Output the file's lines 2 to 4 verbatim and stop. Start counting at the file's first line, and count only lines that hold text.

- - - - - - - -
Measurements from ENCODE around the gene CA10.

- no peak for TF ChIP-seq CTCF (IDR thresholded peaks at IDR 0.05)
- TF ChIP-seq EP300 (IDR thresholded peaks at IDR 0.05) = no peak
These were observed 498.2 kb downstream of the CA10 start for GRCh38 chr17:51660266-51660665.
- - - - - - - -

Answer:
- no peak for TF ChIP-seq CTCF (IDR thresholded peaks at IDR 0.05)
- TF ChIP-seq EP300 (IDR thresholded peaks at IDR 0.05) = no peak
These were observed 498.2 kb downstream of the CA10 start for GRCh38 chr17:51660266-51660665.